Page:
April was a more relaxed month for us as a ministry; it was a time for us to work on projects that can’t be done during the busy team season. I went home for a week in the middle of April to reset my tourist visa and came back with two of my very close friends that I’ve known for almost my whole life. It was a great opportunity for them to get a little taste of what Sowers4Pastors does, and what I have been doing for the last 3 months.
|Kelsea and friends|
On the Tuesday of their stay, we had planned to travel three hours to the Honduran frontier, near the border of El Salvador, to check out a hospital in Gualcinse. One of my friends is a nurse and we wanted to show her the hospital in hopes that she would consider helping the already present doctor and nurses there. However, even the best laid plans are subject to change…she got sick. This turned out to be a blessing in disguise though.
Because of the sudden bout of sickness, we postponed the trip until the next day. While we were resting, Russell was in correspondence with Kim Hall, our stateside sponsorship coordinator, and she told him about a ministry in Erandique run by a Honduran pastor and his North American wife. This ministry established a school where deaf children are taught sign language so they can learn to communicate with others and receive the Gospel. Unfortunately there was an issue with their funding and they were in need of back-to-school supplies. Well, as it turns out, we had a stash of extra backpacks from the sponsorship program and Erandique, which would normally be an hour and a half out of our way, was right on our way to the hospital.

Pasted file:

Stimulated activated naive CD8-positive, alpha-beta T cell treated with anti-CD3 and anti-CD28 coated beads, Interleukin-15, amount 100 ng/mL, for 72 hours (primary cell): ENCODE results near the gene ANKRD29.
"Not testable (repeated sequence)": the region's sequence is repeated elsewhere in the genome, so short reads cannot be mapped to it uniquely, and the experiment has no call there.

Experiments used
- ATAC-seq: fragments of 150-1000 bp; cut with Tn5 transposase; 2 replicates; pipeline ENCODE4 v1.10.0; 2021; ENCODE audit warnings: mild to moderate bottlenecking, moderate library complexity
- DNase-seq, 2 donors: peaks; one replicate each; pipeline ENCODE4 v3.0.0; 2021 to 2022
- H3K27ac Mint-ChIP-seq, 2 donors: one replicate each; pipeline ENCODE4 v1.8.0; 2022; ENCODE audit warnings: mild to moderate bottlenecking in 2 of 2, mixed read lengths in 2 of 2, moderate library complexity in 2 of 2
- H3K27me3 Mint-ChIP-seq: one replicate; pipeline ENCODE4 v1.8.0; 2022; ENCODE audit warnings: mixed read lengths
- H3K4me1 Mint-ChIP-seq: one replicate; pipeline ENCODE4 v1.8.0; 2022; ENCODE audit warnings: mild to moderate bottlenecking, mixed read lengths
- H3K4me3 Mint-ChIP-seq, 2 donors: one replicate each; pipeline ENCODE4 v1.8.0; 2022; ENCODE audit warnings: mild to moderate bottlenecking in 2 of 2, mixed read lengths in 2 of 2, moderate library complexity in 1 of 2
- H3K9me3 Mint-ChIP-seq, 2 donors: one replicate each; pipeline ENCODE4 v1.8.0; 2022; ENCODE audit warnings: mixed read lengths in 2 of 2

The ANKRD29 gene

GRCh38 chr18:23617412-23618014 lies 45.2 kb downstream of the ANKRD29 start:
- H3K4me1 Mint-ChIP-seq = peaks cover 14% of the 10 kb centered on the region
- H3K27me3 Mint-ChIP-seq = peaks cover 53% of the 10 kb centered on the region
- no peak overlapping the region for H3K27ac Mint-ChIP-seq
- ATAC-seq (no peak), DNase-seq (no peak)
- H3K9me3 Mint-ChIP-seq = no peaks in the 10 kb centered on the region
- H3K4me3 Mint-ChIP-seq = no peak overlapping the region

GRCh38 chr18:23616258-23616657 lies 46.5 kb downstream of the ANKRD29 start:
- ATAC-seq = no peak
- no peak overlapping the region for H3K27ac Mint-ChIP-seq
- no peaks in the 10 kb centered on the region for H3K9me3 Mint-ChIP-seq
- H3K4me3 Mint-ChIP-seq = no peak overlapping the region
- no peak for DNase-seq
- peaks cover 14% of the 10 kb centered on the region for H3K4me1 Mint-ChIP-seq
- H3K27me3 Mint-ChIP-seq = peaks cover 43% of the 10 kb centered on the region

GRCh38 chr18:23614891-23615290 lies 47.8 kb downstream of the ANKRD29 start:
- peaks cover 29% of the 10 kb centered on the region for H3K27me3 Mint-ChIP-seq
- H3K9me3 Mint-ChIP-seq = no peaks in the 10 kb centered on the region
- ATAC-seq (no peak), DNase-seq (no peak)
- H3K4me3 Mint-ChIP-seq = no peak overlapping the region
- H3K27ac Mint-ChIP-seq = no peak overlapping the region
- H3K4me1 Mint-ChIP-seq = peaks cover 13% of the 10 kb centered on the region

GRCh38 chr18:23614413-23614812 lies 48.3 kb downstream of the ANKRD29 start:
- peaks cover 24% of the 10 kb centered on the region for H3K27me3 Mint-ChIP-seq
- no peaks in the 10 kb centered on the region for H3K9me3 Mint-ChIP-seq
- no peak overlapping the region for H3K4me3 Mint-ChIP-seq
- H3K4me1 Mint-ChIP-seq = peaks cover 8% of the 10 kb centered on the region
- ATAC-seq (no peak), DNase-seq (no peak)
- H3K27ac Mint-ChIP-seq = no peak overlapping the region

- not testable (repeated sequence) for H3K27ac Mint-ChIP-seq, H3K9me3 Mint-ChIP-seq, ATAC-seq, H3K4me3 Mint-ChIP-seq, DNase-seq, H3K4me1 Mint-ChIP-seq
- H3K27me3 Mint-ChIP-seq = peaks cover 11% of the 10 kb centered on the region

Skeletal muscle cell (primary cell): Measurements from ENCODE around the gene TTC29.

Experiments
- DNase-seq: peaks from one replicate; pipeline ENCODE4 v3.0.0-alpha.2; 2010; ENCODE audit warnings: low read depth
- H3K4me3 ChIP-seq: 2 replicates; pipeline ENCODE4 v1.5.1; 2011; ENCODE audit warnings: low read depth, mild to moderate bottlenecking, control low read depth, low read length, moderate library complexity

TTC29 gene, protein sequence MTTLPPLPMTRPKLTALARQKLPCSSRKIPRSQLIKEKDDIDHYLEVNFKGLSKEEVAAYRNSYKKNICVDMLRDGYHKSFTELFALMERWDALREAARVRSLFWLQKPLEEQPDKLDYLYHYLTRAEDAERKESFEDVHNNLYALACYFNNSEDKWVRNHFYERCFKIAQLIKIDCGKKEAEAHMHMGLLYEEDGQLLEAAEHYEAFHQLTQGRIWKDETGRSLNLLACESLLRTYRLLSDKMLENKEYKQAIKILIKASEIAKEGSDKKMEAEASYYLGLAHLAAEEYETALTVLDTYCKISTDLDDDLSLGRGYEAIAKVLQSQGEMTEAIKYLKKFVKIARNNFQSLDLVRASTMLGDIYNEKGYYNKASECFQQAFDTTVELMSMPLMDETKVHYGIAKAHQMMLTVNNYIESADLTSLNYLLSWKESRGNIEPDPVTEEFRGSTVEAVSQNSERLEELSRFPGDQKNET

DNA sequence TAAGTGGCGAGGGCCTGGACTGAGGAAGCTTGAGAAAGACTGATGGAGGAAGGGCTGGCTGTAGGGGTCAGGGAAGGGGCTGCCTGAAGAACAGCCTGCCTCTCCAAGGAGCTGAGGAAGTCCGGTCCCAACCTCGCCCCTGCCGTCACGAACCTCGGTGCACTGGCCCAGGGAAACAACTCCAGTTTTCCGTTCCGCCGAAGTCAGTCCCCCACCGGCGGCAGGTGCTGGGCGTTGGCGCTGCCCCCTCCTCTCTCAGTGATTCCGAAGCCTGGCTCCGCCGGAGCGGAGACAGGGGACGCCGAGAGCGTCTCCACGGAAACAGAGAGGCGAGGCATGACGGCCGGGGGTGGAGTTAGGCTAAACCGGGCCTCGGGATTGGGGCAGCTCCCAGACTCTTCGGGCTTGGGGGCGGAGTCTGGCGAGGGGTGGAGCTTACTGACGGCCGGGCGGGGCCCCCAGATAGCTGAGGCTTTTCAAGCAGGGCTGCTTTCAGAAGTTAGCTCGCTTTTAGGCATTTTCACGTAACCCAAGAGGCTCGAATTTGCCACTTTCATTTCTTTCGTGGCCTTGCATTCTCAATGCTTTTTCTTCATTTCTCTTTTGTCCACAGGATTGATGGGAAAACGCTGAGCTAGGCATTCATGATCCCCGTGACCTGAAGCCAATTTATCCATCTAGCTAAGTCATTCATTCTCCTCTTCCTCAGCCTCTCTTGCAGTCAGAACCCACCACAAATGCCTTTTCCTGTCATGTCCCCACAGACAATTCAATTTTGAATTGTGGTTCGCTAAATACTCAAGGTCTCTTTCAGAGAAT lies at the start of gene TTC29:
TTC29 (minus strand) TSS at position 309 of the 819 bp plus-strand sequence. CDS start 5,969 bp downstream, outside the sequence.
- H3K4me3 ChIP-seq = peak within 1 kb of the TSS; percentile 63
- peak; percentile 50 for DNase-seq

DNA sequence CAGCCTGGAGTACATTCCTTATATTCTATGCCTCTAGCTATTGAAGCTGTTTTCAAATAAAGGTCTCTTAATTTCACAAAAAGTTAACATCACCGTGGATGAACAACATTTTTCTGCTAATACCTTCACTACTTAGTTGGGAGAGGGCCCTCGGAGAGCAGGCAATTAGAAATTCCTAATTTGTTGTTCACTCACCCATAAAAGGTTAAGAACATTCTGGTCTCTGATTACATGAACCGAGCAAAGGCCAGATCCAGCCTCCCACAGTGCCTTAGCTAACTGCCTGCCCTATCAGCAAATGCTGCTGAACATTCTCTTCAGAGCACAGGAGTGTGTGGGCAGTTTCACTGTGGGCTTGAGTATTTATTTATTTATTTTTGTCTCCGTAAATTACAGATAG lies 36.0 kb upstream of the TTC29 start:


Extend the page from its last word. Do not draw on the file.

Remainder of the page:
|Deaf student with new backpack!|
From there we drove about an hour more on beautiful - but bumpy - mountain roads. When we arrived at the hospital in Gualcinse, I was struck by how neat and spacious it was. There was a clean, large parking lot and a nicely kept flower bed in front of the building. As we walked in, we were greeted warmly by Elvira, the hospital administrator, who proceeded to give us a tour of the facilities. The hospital was established by North American doctor, Leslie Shaw, but sadly he died from cancer not long after he got it up and running. With his death, the funding dried up and the once fully operational hospital became just a medical clinic.
The wing that is currently not in use was intended to be a maternity and surgical ward; there is a delivery room, an x-ray machine, a surgical suite, recovery rooms, storage rooms, a conference room and living quarters for one or two nurses. Elvira showed us the equipment that had been donated by medical professionals in the U.S. and told us the intended purpose of each room as we entered it. It was both sad to see how the equipment and facilities had deteriorated from lack of use, and encouraging to note the potential that the hospital has to become something great again.
As we finished our tour, we saw the functioning part of the hospital and met the local Honduran doctor, two nurses, and three pharmacy technicians that are on staff. Currently, the clinic serves the community through giving regular checkups and distributing medicine at wholesale prices to treat common illnesses. They also have the capacity to give ultrasounds, which is a huge asset to the surrounding areas. Altogether, we saw that this hospital is doing great things for the community, but it could be doing so much more! We left Gualcinse that day brainstorming about how to connect U.S. medical personnel and funding with the hospital we had just visited. My nurse friend was inspired and we remain hopeful that soon we will see the hospital grow and flourish to its full potential.
Our little day trip out to the frontier turned out to be successful and encouraging. It was a reminder that God is always directing our steps and that he has a plan that is bigger than we can imagine. We pray for God’s plan to prevail in the lives of each child that received a backpack and we also trust that he will work to establish his purpose in the hospital at Gualcinse.
- posted by Kelsea